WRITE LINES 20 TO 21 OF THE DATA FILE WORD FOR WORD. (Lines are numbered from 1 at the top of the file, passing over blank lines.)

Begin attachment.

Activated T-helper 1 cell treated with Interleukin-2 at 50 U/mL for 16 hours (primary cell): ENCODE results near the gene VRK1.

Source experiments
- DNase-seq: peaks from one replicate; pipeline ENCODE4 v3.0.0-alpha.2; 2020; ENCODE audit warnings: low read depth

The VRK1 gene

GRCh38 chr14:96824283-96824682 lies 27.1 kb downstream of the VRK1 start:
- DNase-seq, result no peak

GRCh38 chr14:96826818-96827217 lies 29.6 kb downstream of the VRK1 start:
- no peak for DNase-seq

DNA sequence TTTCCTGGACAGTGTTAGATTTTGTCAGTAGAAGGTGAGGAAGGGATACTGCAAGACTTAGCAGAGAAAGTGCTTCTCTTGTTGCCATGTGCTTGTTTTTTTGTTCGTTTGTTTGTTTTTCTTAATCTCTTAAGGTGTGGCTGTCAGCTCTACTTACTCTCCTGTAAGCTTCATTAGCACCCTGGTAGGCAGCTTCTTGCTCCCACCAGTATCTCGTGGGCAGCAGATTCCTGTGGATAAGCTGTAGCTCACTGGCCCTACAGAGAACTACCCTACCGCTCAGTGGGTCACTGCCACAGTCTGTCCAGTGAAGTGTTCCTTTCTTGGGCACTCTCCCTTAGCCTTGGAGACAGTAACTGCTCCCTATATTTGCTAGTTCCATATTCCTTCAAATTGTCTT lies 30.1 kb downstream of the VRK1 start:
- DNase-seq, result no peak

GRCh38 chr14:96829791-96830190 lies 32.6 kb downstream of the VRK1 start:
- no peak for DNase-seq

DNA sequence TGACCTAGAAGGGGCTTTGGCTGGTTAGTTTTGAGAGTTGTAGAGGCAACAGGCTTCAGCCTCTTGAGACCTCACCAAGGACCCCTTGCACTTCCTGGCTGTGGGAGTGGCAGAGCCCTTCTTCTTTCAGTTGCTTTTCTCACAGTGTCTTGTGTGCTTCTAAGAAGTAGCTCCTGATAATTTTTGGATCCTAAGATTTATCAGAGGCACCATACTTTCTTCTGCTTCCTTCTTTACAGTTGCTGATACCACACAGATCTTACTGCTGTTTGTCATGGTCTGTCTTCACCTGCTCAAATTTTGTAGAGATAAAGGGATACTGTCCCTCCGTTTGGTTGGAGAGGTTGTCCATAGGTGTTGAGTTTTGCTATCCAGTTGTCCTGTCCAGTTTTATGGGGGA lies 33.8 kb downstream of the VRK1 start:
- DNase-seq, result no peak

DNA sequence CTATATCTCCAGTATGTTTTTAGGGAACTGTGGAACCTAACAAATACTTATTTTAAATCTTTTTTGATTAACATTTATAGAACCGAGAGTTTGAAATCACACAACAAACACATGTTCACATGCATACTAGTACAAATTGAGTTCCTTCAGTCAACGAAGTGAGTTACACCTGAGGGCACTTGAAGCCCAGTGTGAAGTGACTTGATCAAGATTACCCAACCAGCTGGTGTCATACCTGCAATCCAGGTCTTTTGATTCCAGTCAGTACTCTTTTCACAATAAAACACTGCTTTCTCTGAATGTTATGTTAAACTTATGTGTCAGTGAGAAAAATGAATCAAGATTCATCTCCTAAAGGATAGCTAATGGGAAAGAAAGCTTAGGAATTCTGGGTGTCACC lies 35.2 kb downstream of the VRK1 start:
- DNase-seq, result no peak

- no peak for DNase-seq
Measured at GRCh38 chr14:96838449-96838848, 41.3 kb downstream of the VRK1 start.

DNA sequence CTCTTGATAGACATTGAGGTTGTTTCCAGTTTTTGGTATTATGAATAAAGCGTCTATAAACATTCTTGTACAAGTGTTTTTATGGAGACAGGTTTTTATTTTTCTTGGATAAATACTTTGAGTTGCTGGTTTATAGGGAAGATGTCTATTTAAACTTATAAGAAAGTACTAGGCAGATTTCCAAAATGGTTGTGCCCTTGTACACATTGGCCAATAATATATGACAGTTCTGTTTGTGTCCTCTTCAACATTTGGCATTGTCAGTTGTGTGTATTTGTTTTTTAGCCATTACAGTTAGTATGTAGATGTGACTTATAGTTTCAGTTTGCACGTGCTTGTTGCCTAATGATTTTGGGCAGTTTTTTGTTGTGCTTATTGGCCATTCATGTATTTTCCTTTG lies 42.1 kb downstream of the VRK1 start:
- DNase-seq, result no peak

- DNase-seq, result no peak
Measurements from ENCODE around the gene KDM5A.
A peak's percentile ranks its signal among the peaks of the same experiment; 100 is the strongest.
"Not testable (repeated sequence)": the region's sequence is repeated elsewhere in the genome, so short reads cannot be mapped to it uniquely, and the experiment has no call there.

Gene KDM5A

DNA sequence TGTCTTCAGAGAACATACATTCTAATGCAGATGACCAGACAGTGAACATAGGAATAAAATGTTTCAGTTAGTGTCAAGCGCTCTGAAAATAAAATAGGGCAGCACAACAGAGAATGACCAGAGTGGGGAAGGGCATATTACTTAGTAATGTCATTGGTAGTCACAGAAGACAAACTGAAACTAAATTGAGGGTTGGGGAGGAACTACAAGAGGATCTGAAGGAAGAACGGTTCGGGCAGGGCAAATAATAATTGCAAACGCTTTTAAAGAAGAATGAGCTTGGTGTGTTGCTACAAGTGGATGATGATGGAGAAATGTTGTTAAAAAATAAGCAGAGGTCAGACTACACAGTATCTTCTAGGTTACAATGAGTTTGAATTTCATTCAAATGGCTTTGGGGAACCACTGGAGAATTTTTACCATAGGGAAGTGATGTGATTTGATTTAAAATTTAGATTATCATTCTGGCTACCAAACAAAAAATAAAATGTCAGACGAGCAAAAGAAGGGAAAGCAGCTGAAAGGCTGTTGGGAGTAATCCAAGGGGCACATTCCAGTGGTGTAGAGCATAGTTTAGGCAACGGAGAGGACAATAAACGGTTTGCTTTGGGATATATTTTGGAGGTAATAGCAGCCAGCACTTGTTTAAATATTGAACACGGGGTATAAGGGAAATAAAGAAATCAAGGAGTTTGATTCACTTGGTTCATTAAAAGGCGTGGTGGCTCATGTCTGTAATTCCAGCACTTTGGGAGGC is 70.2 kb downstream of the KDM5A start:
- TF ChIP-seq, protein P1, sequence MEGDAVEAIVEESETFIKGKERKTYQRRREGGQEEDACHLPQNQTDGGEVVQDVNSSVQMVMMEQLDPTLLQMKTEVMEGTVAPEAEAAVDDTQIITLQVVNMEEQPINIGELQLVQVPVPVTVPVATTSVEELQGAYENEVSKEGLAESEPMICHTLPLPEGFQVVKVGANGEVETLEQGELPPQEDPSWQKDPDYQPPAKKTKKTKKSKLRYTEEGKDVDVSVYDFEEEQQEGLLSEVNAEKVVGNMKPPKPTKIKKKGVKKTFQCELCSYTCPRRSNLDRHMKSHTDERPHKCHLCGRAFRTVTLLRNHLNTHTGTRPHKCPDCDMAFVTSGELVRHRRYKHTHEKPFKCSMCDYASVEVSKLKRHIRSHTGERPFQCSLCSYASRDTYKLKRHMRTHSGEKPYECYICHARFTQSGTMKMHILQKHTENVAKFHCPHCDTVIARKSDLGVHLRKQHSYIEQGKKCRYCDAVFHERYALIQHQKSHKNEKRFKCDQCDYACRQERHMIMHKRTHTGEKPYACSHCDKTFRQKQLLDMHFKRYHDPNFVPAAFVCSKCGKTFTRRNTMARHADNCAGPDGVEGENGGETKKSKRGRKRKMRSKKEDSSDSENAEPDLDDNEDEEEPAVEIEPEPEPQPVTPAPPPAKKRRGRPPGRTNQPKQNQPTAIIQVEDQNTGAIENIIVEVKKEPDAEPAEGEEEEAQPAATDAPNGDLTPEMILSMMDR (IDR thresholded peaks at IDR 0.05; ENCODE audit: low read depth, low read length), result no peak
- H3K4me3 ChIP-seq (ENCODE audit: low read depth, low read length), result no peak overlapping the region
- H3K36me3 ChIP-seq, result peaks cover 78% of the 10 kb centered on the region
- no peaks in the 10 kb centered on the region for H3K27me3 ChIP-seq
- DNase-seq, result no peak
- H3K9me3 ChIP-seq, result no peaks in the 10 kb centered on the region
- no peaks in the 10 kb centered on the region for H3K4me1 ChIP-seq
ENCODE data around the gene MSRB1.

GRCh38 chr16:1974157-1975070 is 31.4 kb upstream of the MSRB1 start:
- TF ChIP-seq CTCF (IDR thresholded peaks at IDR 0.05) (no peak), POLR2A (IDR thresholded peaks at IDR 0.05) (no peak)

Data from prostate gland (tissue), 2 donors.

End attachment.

- DNase-seq, result no peak

- DNase-seq, result no peak